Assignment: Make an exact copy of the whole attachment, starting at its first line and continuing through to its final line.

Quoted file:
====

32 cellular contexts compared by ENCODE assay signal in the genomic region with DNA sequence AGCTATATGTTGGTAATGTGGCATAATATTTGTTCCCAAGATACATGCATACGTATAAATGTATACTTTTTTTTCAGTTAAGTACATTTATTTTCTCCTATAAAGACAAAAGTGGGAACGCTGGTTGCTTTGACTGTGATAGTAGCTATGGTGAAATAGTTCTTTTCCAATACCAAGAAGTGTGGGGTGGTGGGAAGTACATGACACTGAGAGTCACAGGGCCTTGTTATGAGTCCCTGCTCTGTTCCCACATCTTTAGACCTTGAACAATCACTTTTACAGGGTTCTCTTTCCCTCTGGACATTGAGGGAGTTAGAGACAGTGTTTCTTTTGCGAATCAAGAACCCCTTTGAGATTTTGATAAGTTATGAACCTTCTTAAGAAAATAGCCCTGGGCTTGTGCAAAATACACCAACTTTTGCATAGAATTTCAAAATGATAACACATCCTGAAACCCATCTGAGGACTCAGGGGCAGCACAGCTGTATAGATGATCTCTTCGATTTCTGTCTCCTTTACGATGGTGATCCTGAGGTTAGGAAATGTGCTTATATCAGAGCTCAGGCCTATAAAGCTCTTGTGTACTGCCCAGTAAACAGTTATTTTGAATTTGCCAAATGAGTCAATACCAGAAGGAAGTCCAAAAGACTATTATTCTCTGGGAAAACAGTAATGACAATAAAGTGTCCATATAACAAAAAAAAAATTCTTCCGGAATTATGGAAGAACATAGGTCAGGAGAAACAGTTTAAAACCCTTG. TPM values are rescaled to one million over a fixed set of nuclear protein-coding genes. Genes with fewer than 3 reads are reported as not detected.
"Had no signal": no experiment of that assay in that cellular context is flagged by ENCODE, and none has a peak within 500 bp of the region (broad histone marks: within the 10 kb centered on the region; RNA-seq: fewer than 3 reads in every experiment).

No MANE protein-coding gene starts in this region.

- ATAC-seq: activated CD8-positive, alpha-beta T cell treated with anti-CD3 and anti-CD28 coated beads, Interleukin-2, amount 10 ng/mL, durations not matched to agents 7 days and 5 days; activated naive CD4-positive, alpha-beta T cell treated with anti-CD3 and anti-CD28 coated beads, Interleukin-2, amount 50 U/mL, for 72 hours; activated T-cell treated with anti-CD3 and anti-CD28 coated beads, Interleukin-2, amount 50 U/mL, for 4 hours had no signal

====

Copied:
32 cellular contexts compared by ENCODE assay signal in the genomic region with DNA sequence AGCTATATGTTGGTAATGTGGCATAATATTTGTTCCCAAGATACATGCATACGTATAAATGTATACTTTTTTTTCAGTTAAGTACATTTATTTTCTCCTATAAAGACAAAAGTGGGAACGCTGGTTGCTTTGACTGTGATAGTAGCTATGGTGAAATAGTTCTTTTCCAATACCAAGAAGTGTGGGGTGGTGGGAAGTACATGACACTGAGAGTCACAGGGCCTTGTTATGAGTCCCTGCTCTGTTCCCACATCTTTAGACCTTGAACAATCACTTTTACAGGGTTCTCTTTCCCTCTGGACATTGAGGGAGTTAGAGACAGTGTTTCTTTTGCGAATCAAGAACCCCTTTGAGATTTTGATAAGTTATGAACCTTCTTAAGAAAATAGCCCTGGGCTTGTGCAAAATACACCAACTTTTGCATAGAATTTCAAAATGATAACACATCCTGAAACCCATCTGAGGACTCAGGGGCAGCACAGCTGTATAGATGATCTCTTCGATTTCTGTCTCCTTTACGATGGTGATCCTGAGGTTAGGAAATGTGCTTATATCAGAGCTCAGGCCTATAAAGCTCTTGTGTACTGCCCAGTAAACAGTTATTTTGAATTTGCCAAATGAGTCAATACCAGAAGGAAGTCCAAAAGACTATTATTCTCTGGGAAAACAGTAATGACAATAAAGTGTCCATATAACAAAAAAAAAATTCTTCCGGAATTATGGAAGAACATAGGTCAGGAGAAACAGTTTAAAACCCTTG. TPM values are rescaled to one million over a fixed set of nuclear protein-coding genes. Genes with fewer than 3 reads are reported as not detected.
"Had no signal": no experiment of that assay in that cellular context is flagged by ENCODE, and none has a peak within 500 bp of the region (broad histone marks: within the 10 kb centered on the region; RNA-seq: fewer than 3 reads in every experiment).

No MANE protein-coding gene starts in this region.

- ATAC-seq: activated CD8-positive, alpha-beta T cell treated with anti-CD3 and anti-CD28 coated beads, Interleukin-2, amount 10 ng/mL, durations not matched to agents 7 days and 5 days; activated naive CD4-positive, alpha-beta T cell treated with anti-CD3 and anti-CD28 coated beads, Interleukin-2, amount 50 U/mL, for 72 hours; activated T-cell treated with anti-CD3 and anti-CD28 coated beads, Interleukin-2, amount 50 U/mL, for 4 hours had no signal